How to Ace a Corporate Board Seat Interview

A formal interview is generally conducted when a board recruits new members. Board candidates must be prepared for questions ranging from what their talents and attributes will contribute to the organization to the reasons why they wish to be part of the board. They should also have a solid idea of the amount of time they will devote to the job.

Garland McLellan is the founder of Board Ready. A board consulting firm. Boards are seeking strategic insight, not executive thinking. The interviewer will be looking for someone who can engage in high-level conversation, ask intelligent questions and challenge the company’s thinking processes.

A good candidate for a board position can share their personal views on the business challenges and strategies of an potential employer, but they should also be open to hearing the opinions of interviewers. They should be able provide fair feedback, even if a company’s performance was not to par.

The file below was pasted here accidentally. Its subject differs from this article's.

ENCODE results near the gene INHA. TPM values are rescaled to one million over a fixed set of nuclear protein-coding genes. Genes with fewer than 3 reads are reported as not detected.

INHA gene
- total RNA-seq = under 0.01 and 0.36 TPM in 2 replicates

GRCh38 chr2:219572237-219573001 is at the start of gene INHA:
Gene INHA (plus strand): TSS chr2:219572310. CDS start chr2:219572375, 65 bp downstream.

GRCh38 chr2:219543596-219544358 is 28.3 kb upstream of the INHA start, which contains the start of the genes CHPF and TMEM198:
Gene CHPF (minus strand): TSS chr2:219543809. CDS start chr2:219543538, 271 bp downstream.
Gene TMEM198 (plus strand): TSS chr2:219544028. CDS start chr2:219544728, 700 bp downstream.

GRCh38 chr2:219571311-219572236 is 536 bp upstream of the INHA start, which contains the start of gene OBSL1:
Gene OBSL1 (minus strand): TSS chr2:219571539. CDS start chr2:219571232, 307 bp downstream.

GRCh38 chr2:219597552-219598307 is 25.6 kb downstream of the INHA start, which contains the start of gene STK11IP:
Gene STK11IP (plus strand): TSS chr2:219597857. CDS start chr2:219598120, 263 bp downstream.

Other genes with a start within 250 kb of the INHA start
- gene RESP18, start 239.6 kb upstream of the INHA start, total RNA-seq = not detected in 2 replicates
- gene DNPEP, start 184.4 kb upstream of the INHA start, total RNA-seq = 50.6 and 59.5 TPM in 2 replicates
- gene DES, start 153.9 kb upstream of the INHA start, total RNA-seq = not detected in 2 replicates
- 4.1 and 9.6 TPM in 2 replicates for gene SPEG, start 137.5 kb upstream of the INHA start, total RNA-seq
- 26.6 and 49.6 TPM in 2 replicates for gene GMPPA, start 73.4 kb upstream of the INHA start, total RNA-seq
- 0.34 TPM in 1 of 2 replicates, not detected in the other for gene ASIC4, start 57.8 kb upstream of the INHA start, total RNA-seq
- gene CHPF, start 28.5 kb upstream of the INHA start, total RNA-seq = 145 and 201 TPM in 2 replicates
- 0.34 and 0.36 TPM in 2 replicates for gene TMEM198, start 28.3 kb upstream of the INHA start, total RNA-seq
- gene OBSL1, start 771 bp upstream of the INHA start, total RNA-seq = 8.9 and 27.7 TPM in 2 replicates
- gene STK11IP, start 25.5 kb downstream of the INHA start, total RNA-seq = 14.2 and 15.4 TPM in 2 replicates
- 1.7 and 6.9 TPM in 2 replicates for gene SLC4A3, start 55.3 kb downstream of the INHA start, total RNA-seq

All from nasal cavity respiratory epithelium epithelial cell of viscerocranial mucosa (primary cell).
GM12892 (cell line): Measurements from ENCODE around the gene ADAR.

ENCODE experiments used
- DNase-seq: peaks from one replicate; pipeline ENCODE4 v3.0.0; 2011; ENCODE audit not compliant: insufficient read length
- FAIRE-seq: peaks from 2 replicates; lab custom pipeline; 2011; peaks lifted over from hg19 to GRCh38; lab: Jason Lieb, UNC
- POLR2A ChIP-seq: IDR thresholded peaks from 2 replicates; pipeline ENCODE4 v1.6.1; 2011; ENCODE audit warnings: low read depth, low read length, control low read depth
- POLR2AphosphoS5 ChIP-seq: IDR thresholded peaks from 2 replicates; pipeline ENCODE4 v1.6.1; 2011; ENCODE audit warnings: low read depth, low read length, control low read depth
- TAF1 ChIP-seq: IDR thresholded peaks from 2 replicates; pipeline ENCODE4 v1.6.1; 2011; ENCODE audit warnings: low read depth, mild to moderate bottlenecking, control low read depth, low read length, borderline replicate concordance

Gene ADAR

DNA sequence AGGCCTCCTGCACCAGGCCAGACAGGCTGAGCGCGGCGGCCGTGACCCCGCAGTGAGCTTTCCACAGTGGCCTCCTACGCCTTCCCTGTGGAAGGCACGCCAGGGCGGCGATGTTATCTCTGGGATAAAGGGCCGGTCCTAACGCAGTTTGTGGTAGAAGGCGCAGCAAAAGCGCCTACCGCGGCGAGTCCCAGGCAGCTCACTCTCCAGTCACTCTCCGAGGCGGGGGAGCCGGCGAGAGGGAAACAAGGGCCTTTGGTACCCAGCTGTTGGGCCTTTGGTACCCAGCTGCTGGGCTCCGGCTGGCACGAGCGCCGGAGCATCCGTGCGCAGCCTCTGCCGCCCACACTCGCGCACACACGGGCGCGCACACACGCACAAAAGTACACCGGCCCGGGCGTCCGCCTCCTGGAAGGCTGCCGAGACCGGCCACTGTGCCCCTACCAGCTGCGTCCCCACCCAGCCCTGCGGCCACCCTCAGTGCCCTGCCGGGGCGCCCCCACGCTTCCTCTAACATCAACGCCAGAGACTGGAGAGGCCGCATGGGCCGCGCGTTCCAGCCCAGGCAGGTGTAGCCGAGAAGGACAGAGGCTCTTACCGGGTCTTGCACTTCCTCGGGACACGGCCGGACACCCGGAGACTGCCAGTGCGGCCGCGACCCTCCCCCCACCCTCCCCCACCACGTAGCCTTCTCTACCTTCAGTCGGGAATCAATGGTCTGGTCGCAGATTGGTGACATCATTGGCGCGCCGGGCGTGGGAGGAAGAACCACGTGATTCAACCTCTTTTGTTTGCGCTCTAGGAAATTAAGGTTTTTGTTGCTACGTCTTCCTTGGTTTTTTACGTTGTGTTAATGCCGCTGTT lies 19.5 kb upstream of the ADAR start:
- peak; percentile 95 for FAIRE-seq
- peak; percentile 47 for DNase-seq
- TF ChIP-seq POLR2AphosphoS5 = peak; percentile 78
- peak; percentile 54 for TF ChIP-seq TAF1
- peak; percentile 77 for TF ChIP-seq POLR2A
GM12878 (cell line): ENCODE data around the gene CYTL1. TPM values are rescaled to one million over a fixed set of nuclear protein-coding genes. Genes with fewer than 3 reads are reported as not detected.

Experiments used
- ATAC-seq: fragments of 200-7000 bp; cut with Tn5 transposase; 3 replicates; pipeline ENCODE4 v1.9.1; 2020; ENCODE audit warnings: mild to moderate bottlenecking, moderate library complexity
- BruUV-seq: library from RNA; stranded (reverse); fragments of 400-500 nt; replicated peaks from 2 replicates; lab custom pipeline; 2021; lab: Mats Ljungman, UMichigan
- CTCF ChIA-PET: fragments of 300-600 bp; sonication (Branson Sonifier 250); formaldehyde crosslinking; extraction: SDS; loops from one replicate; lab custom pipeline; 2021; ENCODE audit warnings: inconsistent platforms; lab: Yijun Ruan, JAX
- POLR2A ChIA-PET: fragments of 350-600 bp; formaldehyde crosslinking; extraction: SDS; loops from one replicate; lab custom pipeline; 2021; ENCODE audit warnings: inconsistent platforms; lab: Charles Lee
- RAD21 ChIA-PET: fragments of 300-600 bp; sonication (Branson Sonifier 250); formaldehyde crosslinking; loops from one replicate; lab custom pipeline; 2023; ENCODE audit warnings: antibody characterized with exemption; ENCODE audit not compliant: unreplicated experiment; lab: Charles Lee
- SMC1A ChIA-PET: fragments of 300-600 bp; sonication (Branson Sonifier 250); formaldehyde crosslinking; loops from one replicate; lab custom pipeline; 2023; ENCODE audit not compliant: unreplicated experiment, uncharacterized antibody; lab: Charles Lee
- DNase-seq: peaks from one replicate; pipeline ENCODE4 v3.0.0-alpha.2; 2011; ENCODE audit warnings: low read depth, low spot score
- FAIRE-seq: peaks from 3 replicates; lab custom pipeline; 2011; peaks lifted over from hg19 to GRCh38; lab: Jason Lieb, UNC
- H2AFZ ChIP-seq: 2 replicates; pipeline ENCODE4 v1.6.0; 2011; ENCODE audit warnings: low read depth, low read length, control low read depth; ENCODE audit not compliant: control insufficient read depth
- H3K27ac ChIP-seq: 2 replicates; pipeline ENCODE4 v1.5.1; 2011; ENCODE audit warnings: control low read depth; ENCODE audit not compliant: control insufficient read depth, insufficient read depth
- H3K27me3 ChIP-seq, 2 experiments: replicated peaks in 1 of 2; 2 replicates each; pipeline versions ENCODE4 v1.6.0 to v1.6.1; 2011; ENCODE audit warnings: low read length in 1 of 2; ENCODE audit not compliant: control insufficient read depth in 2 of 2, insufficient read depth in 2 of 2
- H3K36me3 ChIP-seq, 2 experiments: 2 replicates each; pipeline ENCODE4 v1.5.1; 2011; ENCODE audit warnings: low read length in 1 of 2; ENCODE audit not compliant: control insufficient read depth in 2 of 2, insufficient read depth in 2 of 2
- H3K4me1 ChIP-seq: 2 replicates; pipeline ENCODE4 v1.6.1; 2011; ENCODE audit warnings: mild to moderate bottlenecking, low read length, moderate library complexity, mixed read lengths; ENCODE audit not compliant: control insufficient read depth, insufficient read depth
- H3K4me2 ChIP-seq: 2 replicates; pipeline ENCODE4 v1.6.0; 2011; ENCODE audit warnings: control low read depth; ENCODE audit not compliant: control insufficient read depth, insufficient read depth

Interviewers may ask candidates to examine the atmosphere and collegiality in the boardroom. This is particularly crucial in a publicly traded company where the board’s relationship with shareholders could be at risk. A board might also require candidates to reveal any conflicts of interests they may have that might impact their ability to add to the value. Unsolved conflicts of interest could undermine a board’s strategies and could result in serious legal ramifications in the worst-case scenario. If the candidate’s answer is to be taken into consideration and subsequently voted on, they must be able to divulge all relevant affiliations and relationships.

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